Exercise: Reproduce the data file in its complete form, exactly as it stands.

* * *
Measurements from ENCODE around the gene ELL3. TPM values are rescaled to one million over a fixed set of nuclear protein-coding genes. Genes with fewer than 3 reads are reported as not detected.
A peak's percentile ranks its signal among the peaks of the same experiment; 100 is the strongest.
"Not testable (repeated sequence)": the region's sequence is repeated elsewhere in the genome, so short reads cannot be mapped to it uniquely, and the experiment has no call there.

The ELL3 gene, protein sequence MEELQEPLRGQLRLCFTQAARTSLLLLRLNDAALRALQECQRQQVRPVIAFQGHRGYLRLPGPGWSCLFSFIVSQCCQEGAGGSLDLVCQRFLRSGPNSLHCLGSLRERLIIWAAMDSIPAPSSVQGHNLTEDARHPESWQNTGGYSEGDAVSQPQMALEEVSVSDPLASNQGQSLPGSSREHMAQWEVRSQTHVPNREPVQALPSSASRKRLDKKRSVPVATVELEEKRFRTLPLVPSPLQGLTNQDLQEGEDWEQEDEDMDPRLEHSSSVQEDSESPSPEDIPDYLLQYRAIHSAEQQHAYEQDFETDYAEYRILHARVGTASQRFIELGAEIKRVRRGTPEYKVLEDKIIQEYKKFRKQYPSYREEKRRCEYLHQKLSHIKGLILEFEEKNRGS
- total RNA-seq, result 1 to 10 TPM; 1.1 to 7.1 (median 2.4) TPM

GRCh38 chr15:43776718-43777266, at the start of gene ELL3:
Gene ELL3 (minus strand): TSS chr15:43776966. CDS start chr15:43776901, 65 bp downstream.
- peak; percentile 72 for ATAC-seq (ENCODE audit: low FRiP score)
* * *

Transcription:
Measurements from ENCODE around the gene ELL3. TPM values are rescaled to one million over a fixed set of nuclear protein-coding genes. Genes with fewer than 3 reads are reported as not detected.
A peak's percentile ranks its signal among the peaks of the same experiment; 100 is the strongest.
"Not testable (repeated sequence)": the region's sequence is repeated elsewhere in the genome, so short reads cannot be mapped to it uniquely, and the experiment has no call there.

The ELL3 gene, protein sequence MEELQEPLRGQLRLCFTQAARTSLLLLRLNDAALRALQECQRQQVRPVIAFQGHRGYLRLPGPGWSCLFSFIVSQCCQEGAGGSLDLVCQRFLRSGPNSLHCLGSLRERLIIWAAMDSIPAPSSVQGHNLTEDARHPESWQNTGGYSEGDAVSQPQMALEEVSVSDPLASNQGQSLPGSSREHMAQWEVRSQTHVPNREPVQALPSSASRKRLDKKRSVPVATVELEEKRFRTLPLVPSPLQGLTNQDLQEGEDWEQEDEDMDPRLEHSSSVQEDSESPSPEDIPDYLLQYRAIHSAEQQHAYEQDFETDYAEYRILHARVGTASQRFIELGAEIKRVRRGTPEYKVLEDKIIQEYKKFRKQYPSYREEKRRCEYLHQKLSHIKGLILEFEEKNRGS
- total RNA-seq, result 1 to 10 TPM; 1.1 to 7.1 (median 2.4) TPM

GRCh38 chr15:43776718-43777266, at the start of gene ELL3:
Gene ELL3 (minus strand): TSS chr15:43776966. CDS start chr15:43776901, 65 bp downstream.
- peak; percentile 72 for ATAC-seq (ENCODE audit: low FRiP score)